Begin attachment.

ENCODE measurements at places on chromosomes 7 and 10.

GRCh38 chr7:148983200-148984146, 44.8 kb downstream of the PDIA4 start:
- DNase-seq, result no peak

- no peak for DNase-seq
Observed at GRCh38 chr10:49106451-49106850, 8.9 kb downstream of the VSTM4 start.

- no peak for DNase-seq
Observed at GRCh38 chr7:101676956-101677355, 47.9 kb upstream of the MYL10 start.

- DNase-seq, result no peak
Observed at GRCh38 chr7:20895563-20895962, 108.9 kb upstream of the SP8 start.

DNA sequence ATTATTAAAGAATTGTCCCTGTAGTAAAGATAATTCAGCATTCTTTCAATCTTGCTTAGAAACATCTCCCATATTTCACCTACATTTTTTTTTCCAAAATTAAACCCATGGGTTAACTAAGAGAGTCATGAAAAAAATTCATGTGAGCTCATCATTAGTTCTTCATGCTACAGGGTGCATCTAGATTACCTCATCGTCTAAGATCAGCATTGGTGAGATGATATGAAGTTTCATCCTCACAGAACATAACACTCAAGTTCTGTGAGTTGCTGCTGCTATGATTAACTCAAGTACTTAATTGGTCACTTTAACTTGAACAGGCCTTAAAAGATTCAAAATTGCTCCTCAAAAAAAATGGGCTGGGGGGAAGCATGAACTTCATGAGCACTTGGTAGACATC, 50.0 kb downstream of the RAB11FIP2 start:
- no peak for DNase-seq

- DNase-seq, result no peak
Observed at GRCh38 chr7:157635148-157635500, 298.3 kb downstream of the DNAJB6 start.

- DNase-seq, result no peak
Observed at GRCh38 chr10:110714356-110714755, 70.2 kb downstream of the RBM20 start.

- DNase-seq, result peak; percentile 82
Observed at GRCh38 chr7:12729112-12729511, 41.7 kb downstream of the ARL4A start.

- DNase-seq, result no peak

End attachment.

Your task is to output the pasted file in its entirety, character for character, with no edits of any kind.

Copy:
ENCODE measurements at places on chromosomes 7 and 10.

GRCh38 chr7:148983200-148984146, 44.8 kb downstream of the PDIA4 start:
- DNase-seq, result no peak

- no peak for DNase-seq
Observed at GRCh38 chr10:49106451-49106850, 8.9 kb downstream of the VSTM4 start.

- no peak for DNase-seq
Observed at GRCh38 chr7:101676956-101677355, 47.9 kb upstream of the MYL10 start.

- DNase-seq, result no peak
Observed at GRCh38 chr7:20895563-20895962, 108.9 kb upstream of the SP8 start.

DNA sequence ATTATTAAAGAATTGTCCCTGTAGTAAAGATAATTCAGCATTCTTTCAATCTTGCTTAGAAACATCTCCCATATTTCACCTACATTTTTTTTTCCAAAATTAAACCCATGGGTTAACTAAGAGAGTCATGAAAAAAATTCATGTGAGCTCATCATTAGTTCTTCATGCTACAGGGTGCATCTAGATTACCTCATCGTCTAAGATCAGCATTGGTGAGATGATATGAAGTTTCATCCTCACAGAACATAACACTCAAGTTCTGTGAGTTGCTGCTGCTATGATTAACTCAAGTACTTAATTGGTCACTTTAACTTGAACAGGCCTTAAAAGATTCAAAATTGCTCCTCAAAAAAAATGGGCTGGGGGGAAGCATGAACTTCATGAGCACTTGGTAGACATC, 50.0 kb downstream of the RAB11FIP2 start:
- no peak for DNase-seq

- DNase-seq, result no peak
Observed at GRCh38 chr7:157635148-157635500, 298.3 kb downstream of the DNAJB6 start.

- DNase-seq, result no peak
Observed at GRCh38 chr10:110714356-110714755, 70.2 kb downstream of the RBM20 start.

- DNase-seq, result peak; percentile 82
Observed at GRCh38 chr7:12729112-12729511, 41.7 kb downstream of the ARL4A start.

- DNase-seq, result no peak